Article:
“Mata Nui is full of surprises,” Gali replied. “This is not one of the pleasant ones.”
The Rahi Nui looked from one Toa to another, as if trying to decide who posed the biggest threat. Strangely, its gaze lingered on Vakama, almost as if the beast remembered him somehow. Then Tahu moved between the Rahi and the Turaga of fire.
“Perhaps this creature is nothing but roar and bellow,” he said. “Let us see how he compares to the power of Hau Nuva.”
The Rahi Nui stared at the little being who dared to stand in its path. Then it lowered its head and charged, striking Tahu’s shield and sending the Toa of Fire flying across the chamber. Onua moved swiftly to put himself between Tahu and the stone wall, taking the impact on his own mighty body. Though neither was seriously hurt, both had the wind knocked out of them.
“Question answered,” said Kopaka.
Lewa leaped from his perch, smiling. “I have a smartplan. Rahi still needs to airbreathe… so take away his air and down he falls.”
Before anyone could react, Lewa had summoned the Mask of Speed and begun racing in tighter and tighter circles around the Rahi Nui. The Toa of Air could tell it was working, creating a vacuum around the beast. In another few moments, the Rahi would pass out from lack of air and the threat would be over.
The Rahi had other ideas. Its eyes tracked the green blur circling it for one pass, two, and then it lashed out with its foreleg. Lewa was moving too fast to stop when the long arm of a Tarakava suddenly appeared in his path. Tripping on it, he flew headlong into the chamber wall and slumped to the ground, stunned.
“We have barely begun, and already three of our number have fallen,” said Gali. The Rahi Nui turned at the sound of her voice, its stinger slicing the air as it drew closer to the Toa of Water.
“You are still working as lone Toa,” said Vakama. “The Rahi Nui is too powerful to be beaten that way.”
“Then stop warning us and help,” said Kopaka coldly. “If you know something about this beast, speak!”
Gali flipped through the air, narrowly avoiding the Rahi Nui’s tail. The stinger struck the spot where she had been standing, shaking the chamber.
“It was bred for power, not intelligence,” said Vakama. “That is how we were able to… that it is how it was trapped here.”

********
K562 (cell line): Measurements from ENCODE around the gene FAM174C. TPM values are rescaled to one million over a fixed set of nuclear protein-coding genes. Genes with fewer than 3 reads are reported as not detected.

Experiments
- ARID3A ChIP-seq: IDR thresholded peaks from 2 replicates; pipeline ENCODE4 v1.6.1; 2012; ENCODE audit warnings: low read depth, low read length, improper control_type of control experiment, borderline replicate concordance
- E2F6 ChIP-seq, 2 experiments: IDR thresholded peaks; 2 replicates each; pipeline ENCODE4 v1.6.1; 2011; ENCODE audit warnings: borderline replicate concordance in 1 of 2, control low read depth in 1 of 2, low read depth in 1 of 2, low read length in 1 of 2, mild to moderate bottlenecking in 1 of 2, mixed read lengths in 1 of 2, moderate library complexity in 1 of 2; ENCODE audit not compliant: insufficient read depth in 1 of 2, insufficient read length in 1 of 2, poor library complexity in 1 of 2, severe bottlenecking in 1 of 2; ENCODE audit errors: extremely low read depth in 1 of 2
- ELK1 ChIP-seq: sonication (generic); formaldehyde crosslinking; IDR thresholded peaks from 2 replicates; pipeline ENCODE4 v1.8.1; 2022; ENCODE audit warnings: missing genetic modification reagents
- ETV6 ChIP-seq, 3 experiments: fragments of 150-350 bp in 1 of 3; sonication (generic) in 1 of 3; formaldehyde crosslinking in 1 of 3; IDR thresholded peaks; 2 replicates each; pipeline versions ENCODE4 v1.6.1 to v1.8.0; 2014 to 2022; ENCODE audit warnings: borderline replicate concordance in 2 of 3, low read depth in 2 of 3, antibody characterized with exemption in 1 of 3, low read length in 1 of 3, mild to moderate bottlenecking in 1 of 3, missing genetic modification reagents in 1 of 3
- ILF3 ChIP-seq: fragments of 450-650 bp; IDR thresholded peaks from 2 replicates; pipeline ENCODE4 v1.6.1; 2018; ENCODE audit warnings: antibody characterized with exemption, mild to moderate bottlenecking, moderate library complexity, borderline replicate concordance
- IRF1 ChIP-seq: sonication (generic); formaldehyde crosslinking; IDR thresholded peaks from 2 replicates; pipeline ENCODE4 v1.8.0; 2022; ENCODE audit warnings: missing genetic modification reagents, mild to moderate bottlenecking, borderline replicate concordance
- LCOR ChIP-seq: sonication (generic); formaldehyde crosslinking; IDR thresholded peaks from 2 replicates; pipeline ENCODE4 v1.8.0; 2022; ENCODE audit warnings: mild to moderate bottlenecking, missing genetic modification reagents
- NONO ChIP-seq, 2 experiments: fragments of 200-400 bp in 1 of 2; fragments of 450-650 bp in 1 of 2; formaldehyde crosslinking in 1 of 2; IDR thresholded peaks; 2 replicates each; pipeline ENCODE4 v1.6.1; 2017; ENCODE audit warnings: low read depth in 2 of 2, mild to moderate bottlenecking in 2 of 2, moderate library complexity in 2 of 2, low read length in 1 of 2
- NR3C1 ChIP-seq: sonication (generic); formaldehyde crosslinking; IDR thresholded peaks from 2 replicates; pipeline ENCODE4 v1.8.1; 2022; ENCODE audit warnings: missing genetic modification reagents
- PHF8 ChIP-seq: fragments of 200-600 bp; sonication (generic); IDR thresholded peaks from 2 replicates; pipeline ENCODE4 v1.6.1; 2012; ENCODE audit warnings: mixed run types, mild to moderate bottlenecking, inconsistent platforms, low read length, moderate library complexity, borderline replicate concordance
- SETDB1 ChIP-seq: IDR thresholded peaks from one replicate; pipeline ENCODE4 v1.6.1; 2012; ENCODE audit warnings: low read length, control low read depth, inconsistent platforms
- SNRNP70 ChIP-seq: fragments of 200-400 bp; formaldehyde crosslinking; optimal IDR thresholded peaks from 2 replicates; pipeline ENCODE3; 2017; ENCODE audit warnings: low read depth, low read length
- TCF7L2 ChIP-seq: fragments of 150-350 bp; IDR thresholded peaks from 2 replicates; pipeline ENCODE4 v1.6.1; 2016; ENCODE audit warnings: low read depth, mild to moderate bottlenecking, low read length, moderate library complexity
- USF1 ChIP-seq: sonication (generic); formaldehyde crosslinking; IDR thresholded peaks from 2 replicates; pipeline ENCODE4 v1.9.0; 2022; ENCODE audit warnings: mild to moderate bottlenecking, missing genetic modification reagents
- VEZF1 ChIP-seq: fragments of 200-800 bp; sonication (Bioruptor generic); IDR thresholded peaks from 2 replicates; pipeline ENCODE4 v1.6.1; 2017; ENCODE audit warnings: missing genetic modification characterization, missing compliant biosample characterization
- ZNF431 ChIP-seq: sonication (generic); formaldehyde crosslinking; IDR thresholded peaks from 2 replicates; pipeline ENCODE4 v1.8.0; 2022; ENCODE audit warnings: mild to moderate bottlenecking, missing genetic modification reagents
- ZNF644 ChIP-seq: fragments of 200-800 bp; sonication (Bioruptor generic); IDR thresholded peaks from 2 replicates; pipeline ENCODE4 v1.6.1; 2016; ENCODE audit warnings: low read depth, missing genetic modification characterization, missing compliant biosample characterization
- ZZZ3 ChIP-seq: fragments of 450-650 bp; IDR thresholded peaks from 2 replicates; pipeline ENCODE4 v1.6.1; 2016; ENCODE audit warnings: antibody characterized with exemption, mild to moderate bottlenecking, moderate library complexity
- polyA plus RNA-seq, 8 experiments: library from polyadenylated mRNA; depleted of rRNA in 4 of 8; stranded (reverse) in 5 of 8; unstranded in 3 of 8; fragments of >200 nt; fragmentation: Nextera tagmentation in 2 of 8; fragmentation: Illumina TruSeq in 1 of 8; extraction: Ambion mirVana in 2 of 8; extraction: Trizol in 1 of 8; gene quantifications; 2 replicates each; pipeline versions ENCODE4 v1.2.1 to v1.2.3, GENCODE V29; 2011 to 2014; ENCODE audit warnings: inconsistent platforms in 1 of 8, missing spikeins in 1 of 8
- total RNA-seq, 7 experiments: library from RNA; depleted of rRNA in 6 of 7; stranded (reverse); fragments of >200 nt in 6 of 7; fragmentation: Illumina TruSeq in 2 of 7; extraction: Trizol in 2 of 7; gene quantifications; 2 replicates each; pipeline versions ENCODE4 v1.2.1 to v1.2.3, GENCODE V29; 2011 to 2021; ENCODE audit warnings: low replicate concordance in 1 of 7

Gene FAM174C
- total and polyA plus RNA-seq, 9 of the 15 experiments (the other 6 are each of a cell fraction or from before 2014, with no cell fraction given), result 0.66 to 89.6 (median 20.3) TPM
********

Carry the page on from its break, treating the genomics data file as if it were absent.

Lewa staggered to his feet, followed by Tahu and Onua. Kopaka gestured for them to stay where they were, then turned to Pohatu. “Brother, we could use a bit of your speed… and your aim,” he said, gesturing toward the ceiling.
“Gifts I gladly give!” answered Pohatu. The Toa of Stone shared the power of the Mask of Speed with his friends, endowing each with the ability to move at superspeed. “Let us give this beast’s dull brain something to think about!”
The six Toa now circled the Rahi Nui. As soon as it would focus on one, that Toa would disappear in a burst of speed only to reappear somewhere else. Soon, all six were appearing in one spot for an instant, then vanishing again and popping up in another. The Rahi Nui reacted as if it were under attack by a swarm of gnats, snarling and swiping at empty air.
Pohatu saw his opportunity. He joined his climbing claws into a ball and flung it at the ceiling, shearing through a dozen stalactites. The sharp stones rained down on the Rahi Nui, further enraging the beast.
“I believe we have upset this creature.” Onua chuckled as he allowed the power of the Mask of Strength to fill his comrades. “Perhaps it can use some time off its feet.”
Acting as one, the Toa slammed their fists on the floor. Their added strength created a massive shock wave that traveled to the center of the chamber, knocking the Rahi Nui onto its side. It bellowed and tried to right itself, but a second shock wave brought it down again.
“This is more joyfun than kolhii ball,” said Lewa. “At least until we run out of ideas.”